In Hawaii, there is a popular belief that people who take a lava rock home from the Hawaii Volcanoes National Park on the Big Island will be cursed by the Hawaiian goddess of fire, Pele. According to Hawaiian mythology, Pele lives in the volcano on the Big Island and is an extremely vengeful being. There are also lava rocks mailed to the park office all the time by tourists who claim to have had bad luck after taking lava rocks home. So what’s the deal with this curse? Is it fact or fiction?
First of all, if you want a souvenir from Hawaii, please don’t take a lava rock from the national park. Removing lava rock from a national park is illegal. As for the Hawaiian Lava Rock Curse, don’t worry, it’s 100% NOT TRUE.
It was made-up by a park ranger.
Removing property from a national park is prohibited because the park and everything in it is meant to be preserved. If every visitor took something from the park, then in 10 years, there would be nothing left to see. Even though it’s illegal to remove property from national parks, people still do it because they want a cool souvenir. Arizona’s Petrified Forest National Park, for example, loses an estimated 12 tons of petrified wood each year (source). That’s a lot of wood. Theft is a big problem for park rangers. The parks are so big, yet the park rangers are so few… so what’s a park ranger to do? Make up a curse, of course!
The lava rock curse was originally thought up by a park ranger to deter theft of park property. It’s a brilliant idea that helps park rangers do their job, even when they’re not there, since many people prefer not to anger supernatural forces. A curse is such a brilliant way that several other parks have made their own curses, like the Petrified Forest in Arizona and Ayers Rock in Australia.
If this curse were true, everyone who stepped in the park would be cursed.
Everyday as we are walking, we are picking up extremely small traces of dirt, concrete, and dust from abrasion caused by our shoes rubbing into the ground. If we were were to walk into the Hawaiian Volcanoes National Park, we would inevitably pick up small traces of lava rock in our shoes or socks. So, unless Pele has a size requirement for cursed rocks, everyone who has ever stepped into the park would be cursed by now… but they aren’t.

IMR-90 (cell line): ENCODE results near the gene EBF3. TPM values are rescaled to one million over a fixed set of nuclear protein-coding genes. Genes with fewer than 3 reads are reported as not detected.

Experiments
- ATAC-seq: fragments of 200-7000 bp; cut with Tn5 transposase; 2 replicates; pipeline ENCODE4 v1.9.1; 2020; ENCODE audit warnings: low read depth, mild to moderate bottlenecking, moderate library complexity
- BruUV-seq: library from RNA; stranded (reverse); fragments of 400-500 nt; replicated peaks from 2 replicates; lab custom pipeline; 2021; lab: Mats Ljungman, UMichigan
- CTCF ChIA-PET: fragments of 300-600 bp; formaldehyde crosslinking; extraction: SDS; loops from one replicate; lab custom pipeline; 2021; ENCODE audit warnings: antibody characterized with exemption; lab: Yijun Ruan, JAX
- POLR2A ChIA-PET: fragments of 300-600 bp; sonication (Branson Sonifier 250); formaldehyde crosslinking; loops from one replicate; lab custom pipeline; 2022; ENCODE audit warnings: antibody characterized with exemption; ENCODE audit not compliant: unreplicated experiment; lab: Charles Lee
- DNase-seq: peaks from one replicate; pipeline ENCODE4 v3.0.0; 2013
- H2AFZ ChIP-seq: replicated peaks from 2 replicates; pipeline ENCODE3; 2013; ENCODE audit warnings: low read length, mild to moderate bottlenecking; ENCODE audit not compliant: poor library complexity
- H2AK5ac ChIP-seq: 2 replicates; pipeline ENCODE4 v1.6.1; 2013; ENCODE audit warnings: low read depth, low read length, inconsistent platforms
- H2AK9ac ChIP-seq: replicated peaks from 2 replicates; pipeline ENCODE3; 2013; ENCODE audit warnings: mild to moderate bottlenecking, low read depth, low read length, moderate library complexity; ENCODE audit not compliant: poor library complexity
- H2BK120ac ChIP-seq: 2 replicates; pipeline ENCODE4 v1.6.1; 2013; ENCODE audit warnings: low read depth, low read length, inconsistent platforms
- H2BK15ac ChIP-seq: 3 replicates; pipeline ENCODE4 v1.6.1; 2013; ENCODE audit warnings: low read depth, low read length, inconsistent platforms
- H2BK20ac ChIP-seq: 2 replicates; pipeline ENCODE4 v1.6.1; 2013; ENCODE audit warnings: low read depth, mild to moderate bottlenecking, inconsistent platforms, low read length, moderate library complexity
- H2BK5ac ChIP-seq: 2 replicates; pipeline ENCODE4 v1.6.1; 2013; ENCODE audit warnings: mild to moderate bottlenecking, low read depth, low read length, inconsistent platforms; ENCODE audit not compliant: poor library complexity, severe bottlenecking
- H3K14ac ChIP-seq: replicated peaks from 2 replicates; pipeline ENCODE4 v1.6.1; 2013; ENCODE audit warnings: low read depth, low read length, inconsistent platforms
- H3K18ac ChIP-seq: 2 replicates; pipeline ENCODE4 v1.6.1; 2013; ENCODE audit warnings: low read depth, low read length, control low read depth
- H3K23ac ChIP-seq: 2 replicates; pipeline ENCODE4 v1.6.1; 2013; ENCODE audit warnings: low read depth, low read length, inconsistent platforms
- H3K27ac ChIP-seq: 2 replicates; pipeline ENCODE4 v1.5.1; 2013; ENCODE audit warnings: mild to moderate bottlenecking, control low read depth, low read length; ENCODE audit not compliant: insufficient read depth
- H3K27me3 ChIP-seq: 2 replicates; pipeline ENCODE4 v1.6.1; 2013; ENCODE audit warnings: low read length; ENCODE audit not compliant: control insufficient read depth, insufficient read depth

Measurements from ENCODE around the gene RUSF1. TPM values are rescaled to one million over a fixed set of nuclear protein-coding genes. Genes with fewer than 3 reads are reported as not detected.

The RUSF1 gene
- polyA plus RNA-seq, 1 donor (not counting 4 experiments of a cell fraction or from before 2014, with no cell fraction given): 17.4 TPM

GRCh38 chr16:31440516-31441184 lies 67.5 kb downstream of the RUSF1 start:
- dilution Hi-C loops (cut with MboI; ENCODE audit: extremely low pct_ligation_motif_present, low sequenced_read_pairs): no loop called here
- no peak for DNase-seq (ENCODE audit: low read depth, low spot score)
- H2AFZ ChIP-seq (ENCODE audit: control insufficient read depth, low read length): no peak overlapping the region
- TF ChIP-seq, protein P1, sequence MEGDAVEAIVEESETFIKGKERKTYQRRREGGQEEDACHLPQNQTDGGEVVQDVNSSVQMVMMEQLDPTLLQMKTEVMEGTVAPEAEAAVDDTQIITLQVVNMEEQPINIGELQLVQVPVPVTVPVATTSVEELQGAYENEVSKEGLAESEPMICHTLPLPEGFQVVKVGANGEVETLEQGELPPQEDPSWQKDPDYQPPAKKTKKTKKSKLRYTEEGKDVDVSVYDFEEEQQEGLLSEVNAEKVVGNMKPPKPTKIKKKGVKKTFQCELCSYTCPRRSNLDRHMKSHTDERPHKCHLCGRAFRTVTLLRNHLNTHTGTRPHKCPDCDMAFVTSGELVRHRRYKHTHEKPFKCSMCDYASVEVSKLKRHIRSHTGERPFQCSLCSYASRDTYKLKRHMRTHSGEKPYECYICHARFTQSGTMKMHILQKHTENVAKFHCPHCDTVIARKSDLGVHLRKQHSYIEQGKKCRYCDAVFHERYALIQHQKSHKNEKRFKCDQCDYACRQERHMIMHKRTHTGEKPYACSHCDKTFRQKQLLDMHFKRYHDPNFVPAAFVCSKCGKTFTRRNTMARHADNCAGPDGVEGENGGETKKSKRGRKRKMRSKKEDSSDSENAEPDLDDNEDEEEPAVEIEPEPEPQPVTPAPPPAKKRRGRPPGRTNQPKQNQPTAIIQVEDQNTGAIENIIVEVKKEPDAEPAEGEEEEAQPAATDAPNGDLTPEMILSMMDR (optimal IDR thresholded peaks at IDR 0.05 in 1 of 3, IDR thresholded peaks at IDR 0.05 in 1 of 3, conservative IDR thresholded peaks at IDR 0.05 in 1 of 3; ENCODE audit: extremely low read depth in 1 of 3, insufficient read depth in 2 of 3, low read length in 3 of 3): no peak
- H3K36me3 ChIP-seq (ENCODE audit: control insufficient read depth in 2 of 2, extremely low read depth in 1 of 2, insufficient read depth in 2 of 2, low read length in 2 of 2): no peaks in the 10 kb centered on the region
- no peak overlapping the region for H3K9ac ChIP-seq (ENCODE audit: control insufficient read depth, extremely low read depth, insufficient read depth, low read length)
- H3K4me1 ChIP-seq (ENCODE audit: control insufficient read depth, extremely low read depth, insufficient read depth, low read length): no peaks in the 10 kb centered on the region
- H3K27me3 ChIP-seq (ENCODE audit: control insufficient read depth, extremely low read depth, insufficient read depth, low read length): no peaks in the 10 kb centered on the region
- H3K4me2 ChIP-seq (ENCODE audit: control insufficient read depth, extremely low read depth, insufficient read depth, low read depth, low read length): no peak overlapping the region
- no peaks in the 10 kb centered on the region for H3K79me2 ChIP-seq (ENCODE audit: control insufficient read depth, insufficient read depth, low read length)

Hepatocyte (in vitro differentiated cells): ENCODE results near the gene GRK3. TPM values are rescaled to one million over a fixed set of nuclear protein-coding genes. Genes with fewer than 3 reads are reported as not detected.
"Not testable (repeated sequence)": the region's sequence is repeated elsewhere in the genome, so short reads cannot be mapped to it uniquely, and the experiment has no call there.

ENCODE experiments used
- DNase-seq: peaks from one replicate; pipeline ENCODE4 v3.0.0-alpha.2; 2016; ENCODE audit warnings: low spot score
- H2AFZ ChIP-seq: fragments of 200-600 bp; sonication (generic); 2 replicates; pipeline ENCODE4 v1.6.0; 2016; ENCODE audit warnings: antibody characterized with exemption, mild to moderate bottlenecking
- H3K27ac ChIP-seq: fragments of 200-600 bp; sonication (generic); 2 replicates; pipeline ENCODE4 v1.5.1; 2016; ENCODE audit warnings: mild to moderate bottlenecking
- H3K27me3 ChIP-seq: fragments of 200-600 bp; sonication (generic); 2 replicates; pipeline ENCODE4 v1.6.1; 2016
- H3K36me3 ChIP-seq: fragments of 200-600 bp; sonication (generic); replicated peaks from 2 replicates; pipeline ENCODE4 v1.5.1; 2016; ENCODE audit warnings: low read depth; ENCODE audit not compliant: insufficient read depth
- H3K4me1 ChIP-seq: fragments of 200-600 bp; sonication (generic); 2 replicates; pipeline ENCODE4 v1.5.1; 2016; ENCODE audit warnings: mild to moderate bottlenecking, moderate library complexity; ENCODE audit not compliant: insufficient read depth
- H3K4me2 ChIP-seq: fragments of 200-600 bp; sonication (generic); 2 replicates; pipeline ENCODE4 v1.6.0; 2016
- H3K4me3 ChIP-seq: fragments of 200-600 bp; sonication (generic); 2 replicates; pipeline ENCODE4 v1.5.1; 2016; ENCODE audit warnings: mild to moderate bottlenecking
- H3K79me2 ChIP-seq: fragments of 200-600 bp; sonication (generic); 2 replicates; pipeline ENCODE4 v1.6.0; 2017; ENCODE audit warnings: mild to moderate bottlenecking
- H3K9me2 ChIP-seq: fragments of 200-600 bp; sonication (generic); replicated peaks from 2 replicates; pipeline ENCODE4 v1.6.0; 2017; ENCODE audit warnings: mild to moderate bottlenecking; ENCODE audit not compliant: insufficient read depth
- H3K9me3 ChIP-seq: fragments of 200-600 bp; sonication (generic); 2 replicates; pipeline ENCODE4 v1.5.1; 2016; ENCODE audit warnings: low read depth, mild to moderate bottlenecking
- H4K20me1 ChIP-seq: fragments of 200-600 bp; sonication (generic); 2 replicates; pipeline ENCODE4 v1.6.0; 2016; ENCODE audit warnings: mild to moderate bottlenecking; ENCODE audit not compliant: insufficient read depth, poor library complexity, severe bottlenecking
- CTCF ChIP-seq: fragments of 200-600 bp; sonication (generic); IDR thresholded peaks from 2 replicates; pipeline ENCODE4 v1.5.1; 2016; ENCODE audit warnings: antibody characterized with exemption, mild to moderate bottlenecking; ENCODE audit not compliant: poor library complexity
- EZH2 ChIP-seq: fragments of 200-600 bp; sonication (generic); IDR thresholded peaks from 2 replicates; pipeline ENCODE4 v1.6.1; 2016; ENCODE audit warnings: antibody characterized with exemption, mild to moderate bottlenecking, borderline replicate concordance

What about all the lava rocks returned to the park?
There are indeed a lot of lava rocks that were taken from the park and then mailed back with claims of sudden bad luck – I am not doubting this. What I am doubting is the claim of “bad luck.”
Unemployment… financial problems… marital problems… these are all issues I’ve heard on news reports that cover the phenomenon or have been mentioned by some of the comments on this article. However… aren’t these normal problems in life? Either this “Lava Rock Curse” is the most plain curse ever or…
The curse is in our heads.
Bad things will happen to people all the time and we will accept it as part of life. When bad things happen and we’re holding a “cursed” lava rock though, we suddenly forget that bad things happen on a normal basis and we blame a rock and supernatural forces. Everyone that is aware of the lava rock curse is also victim of confirmation bias. Confirmation bias is “a tendency of people to favor information that confirms their beliefs or hypotheses” (wiki). In other words, “we see what we want to see.” An example of confirmation bias would be the movie “The Number 23,” starring Jim Carrey (got average reviews, but I thought it was really interesting). In that movie, the character believes that the number “23” is special and suddenly starts seeing the number 23 everywhere. 23 does appear everywhere… but so are many other numbers – no single number is special. 23 only becomes special if someone starts looking for it exclusively, in which case, they’ll find multiple instances of it. The picture below is a screencap from the movie showing that if you look for it, you’ll eventually find it.
The same with the cursed lava rock: if we think that a rock is cursed, we’ll look for anything bad that happens to us and blame them all on the rock, even though bad things would happen regardless. So is the lava rock curse real? No. But our minds sure like to convince us that it is.
Just because I do not believe in this myth does not mean you should go out a find a lava rock to take home. Again, our national park is meant to be preserved – take a picture instead. Besides, you should find your souvenirs in stores, and not off-the-ground, for free, you cheapskate :). So what do you think? Makes sense to you? Still disagree? I’d be interested to hear what you think. Write your thoughts in the comments below. Or if you’d like to read more about Hawaiian trivia, take a look at this book.